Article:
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**2.** S. Harker, H. Kokubu, K. Mischaikow, P. Pilarczyk,
Inducing a map on homology from a correspondence,
Proc. Amer. Math. Soc., Vol. 144, No. 4 (2016), 1787-1801.

DOI: 10.1090/proc/12812.

[*Proceedings of the American
Mathematical Society (Proceedings of the AMS)*
are indexed in ISI, ISSN 1088-6826 (online), ISSN 0002-9939 (print),
Impact Factor (2013): 0.627,
MathSciNet MCQ (2013): 0.64.]

Abstract: We study the homomorphism induced in homology
by a closed correspondence between topological spaces,
using projections from the graph of the correspondence
to its domain and codomain.
We provide assumptions under which the homomorphism
induced by an outer approximation of a continuous map
coincides with the homomorphism induced in homology by the map.
In contrast to more classical results we do not require
that the projection to the domain have acyclic preimages.
Moreover, we show that it is possible to retrieve
correct homological information from a correspondence
even if some data is missing or perturbed.
Finally, we describe an application to combinatorial maps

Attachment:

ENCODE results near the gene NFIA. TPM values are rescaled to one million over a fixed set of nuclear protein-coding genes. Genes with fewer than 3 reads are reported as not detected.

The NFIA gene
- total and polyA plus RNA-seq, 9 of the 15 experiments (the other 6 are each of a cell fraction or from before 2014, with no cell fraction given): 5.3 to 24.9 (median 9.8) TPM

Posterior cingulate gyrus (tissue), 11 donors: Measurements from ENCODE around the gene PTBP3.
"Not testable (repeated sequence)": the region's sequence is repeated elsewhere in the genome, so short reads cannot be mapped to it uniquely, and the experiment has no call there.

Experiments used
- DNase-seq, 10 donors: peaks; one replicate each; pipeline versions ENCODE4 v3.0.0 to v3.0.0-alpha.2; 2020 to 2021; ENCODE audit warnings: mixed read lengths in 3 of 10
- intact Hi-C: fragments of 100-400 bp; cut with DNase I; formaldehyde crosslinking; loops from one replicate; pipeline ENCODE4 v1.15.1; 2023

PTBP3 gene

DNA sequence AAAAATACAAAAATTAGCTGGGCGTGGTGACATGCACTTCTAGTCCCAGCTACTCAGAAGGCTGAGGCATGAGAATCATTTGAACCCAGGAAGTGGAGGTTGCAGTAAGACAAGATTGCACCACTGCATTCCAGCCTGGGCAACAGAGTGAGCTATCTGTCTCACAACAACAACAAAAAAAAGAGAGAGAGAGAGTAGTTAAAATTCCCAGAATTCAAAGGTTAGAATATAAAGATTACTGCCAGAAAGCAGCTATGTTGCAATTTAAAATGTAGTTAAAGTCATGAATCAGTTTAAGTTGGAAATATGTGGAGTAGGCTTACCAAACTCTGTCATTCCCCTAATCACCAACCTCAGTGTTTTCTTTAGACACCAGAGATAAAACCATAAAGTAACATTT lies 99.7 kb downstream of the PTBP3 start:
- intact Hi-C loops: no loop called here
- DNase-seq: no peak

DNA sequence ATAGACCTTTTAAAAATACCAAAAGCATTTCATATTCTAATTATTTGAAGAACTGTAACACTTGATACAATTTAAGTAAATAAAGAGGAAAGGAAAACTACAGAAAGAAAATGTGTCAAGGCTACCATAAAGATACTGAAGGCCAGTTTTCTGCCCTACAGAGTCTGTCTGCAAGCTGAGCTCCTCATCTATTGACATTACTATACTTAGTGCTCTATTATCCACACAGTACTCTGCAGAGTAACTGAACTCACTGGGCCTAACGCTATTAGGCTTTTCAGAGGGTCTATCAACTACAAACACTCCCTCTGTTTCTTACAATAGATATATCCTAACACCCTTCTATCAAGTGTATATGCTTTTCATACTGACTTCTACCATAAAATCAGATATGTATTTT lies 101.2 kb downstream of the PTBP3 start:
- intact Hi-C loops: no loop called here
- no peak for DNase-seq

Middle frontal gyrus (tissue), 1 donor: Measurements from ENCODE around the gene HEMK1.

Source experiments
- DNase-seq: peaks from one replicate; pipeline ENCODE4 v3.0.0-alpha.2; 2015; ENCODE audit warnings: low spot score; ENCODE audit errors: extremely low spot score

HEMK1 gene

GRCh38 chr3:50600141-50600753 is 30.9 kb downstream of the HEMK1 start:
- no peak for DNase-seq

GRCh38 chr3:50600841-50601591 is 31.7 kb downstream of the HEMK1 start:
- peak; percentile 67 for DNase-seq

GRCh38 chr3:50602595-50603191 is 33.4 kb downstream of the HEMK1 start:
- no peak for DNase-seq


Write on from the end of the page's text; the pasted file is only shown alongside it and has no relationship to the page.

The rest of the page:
that are either outer approximations of continuous maps
or reconstructions of such maps from a finite set of data points.

[PDF]
[arXiv:1411.7563] [math.AT]

**1.** D.H. Knipl, P. Pilarczyk, G. Röst,
Rich bifurcation structure in a two-patch vaccination model,
*SIAM J. Appl. Dyn. Syst.*,
Vol. 14, No. 2 (2015), 980-1017.

DOI: 10.1137/140993934.

[*SIAM Journal on Applied
Dynamical Systems (SIADS)*
is indexed in ISI, ISSN 1536-0040, Impact Factor (2013): 1.245,
MathSciNet MCQ (2013): 0.88.]

Abstract: We show that incorporating spatial dispersal of
individuals into a simple vaccination epidemic model may give rise to a
model that exhibits rich dynamical behavior. Using an SIVS (susceptible
– infected – vaccinated – susceptible) model as a
basis, we describe the spread of an infectious disease in a population
split into two regions. In each sub-population, both forward and
backward bifurcations can occur. This implies that for disconnected
regions, the two-patch system may admit several steady states. We
consider traveling between the regions, and investigate the impact of
spatial dispersal of individuals on the model dynamics. We establish
conditions for the existence of multiple non-trivial steady states in
the system, and we study the structure of the equilibria. The
mathematical analysis reveals an unusually rich dynamical behavior, not
normally found in the simple epidemic models. In addition to the
disease free equilibrium, eight endemic equilibria emerge from backward
transcritical and saddle-node bifurcation points, forming an interesting
bifurcation diagram. Stability of steady states, their bifurcations and
the global dynamics are investigated with analytical tools, numerical
simulations, and rigorous set-oriented numerical computations.